I started my career at PwC as an accountant. I kept renewing my CPA certificate for a decade after I had moved to the technology consulting practice. These days, I listen to (some) quarterly earnings calls of vendors I analyze. But since I mostly work with buyers of technology, I find quarterly and annual reports only matter so much. Vendor architecture, functionality, TCO are far more important.
Off late, I have noticed how technology financial reporting has become even less relevant to buyers ( as compared to investors). For example, analysts get excited to read about ACS 605 on Revenue Recognition. Most buyers I know cringe about RevRec as they see it as just another crinkle vendors rely on during negotiations.
Here are a few areas where most buyers would welcome more transparency
The promise of cloud computing was to turn technology capex into opex. The unwritten premise behind that was the onus of capex would move to the vendor world, not magically disappear. It is striking how obtuse vendors can be about capex. Example, in a data center deal we asked Verizon for capex details. It would only share a number in aggregate. Thanks but investments in FiOS underground cabling and mobile towers across the country were not so relevant for this decision. Same with Amazon – be nice to see what is going into AWS data centers and network as separate from what goes into their distribution centers and eCommerce infrastructure.
This is something which has been obtuse for a while but has gotten worse as we the tech sector has globalized and moved to the cloud. Most software vendors will say they spend 10-15% of revenues on R&D. But how much goes into maintenance of older releases versus new products? How much is staff related and where are they located? In a cloud setting, how much of R&D is the amortization of capex? Outsourcers like to brag about solution centers as their R&D spend. Without details on the spend, more than likely it is a marketing expense. Buyers would like to make a much more educated guess on the vibrancy and relevance of the R&D spend. Today they have to guess, read detailed product road maps, rely on user groups to see where the R&D money is going.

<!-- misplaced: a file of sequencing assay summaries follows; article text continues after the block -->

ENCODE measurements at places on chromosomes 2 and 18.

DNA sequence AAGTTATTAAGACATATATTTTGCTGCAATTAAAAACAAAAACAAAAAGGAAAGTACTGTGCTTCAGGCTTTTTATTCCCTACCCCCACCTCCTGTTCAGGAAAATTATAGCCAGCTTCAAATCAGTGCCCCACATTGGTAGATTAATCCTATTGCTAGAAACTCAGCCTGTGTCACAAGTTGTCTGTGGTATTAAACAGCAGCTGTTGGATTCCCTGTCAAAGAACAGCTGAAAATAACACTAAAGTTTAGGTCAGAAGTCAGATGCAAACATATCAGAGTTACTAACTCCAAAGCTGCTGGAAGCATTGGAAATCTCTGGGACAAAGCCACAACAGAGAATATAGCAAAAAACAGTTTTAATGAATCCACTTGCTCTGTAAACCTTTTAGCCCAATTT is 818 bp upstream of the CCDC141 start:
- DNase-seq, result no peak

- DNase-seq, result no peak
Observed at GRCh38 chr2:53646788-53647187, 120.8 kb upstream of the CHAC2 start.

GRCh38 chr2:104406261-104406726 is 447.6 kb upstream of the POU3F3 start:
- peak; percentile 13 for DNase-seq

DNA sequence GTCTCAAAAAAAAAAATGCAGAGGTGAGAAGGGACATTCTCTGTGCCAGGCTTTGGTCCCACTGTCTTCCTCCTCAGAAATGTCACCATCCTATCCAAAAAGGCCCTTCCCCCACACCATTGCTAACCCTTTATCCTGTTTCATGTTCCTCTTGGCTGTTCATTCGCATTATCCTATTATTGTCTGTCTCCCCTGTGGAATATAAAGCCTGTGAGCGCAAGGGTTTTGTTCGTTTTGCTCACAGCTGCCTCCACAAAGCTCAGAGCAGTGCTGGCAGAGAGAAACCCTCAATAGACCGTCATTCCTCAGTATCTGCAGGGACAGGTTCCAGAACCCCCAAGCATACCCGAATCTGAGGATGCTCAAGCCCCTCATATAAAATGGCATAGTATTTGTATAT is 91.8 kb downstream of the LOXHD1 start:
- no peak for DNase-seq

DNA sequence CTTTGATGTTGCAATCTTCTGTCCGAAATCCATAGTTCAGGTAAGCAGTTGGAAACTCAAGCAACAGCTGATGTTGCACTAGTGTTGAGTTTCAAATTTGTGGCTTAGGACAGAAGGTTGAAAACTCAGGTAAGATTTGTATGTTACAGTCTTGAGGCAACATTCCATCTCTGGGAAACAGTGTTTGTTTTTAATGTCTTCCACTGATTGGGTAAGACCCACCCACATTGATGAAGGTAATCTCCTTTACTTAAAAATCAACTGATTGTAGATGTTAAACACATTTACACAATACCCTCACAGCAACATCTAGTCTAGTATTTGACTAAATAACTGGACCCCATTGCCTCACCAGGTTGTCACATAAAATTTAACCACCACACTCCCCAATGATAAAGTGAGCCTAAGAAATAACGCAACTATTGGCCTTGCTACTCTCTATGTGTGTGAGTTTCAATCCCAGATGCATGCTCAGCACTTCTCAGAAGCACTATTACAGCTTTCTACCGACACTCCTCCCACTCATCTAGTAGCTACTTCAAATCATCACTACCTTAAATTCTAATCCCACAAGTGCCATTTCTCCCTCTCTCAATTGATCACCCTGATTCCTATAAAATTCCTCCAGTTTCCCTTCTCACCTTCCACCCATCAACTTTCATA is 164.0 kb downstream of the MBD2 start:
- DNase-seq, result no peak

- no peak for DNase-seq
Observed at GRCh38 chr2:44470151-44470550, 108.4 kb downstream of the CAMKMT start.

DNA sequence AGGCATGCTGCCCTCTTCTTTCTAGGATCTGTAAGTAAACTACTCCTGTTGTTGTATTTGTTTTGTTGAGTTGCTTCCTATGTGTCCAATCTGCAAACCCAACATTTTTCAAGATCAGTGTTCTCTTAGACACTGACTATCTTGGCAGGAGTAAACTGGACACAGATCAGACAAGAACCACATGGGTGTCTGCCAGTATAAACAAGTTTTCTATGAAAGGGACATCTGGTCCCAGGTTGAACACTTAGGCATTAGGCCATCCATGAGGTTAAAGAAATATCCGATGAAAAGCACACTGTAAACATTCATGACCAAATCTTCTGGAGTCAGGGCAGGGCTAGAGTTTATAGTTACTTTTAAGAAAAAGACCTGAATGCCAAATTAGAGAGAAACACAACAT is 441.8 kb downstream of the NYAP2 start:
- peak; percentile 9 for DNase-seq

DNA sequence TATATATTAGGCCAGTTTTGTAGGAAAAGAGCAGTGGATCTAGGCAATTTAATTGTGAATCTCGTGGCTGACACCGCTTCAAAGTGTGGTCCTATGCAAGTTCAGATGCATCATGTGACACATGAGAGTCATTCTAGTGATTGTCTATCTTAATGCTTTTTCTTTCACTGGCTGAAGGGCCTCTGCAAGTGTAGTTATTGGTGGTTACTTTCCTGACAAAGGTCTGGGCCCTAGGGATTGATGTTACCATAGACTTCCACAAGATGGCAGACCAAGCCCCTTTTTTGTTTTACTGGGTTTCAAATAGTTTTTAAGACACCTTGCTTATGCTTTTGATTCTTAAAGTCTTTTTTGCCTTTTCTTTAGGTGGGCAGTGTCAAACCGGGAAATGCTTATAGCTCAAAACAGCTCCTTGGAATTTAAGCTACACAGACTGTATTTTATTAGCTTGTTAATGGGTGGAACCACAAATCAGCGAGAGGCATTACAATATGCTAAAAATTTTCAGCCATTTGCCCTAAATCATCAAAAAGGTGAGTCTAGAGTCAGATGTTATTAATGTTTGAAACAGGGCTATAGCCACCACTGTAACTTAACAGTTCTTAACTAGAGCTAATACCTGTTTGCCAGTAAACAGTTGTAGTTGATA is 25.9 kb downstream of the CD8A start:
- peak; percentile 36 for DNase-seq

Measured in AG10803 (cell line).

New Product revenues
Every vendor wants you to believe their products are flying off the shelf like iPhones. They will share volume data – number of customers, objects developed using their tools etc. But almost none will share data about revenue from new products. Try finding out how much Watson has generated for IBM in the last 5 years, or S/4HANA for SAP or Fusion for Oracle. Worse, there is an unverified meme which has taken over that technology is evolving exponentially. We are supposed to all be excited about that and welcome anything new and shiny. Reality is form/function may be evolving, customer adoption is as slow as ever. In Silicon Collar I had many examples of technology introduced decades ago which consumers still ignore.
I would love to see technology vendors follow the lead of 3M. One of the most innovative companies in the world with over 55,000 products, 3M keeps a close eye on new product introductions. It coined the term New Product Vitality Index (NPVI) to measure the percentage of 3M sales coming from products launched in the previous five years. In 2015, it reported its NPVI as 33.3%.Bear in mind, this is one heck of an innovative company and even a product launched five years ago is considered “new.” For the average company, customer adoption of its new products is considerably slower. I would love to see tech vendors share details not just pretend how well their new products are doing.
There are many other areas where financial reporting should evolve to make it more interesting to technology buyers. Not sure many would still call into quarterly earnings calls, but there would be lot more information for them to make smarter technology decisions. That in the end is healthy for our sector.
(Cross-posted @ Deal Architect)